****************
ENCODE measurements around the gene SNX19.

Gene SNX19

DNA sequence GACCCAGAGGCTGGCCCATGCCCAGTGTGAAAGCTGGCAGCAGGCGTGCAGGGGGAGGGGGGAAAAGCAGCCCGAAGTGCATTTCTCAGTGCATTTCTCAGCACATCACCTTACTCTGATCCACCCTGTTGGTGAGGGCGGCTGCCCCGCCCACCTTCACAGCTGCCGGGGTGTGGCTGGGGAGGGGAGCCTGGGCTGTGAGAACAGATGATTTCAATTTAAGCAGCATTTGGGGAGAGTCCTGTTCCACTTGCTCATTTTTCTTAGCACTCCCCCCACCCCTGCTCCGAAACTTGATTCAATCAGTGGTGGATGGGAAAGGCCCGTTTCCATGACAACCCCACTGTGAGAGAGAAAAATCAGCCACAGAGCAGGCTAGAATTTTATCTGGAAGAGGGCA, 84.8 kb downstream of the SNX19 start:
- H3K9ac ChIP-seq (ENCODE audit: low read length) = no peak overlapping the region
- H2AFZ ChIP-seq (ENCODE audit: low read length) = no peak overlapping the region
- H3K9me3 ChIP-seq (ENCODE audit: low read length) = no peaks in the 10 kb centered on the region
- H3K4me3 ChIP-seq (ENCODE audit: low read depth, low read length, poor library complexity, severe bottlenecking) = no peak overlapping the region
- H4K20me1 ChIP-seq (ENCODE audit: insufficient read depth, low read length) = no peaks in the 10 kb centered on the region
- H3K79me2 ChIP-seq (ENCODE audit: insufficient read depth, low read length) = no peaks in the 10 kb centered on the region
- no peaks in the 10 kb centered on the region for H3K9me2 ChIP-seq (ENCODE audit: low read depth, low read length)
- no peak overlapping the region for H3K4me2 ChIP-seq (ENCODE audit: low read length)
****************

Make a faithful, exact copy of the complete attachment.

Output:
ENCODE measurements around the gene SNX19.

Gene SNX19

DNA sequence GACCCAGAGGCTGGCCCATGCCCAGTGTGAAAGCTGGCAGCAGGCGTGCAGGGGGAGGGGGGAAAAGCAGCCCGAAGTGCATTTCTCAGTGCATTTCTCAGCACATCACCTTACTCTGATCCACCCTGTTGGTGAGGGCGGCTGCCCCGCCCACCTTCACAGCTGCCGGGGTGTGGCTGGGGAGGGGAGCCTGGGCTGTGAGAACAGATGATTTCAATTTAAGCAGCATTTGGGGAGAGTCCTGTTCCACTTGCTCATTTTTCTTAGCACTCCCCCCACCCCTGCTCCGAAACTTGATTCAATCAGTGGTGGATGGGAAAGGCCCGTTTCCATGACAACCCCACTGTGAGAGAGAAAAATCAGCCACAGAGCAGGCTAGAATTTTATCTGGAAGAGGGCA, 84.8 kb downstream of the SNX19 start:
- H3K9ac ChIP-seq (ENCODE audit: low read length) = no peak overlapping the region
- H2AFZ ChIP-seq (ENCODE audit: low read length) = no peak overlapping the region
- H3K9me3 ChIP-seq (ENCODE audit: low read length) = no peaks in the 10 kb centered on the region
- H3K4me3 ChIP-seq (ENCODE audit: low read depth, low read length, poor library complexity, severe bottlenecking) = no peak overlapping the region
- H4K20me1 ChIP-seq (ENCODE audit: insufficient read depth, low read length) = no peaks in the 10 kb centered on the region
- H3K79me2 ChIP-seq (ENCODE audit: insufficient read depth, low read length) = no peaks in the 10 kb centered on the region
- no peaks in the 10 kb centered on the region for H3K9me2 ChIP-seq (ENCODE audit: low read depth, low read length)
- no peak overlapping the region for H3K4me2 ChIP-seq (ENCODE audit: low read length)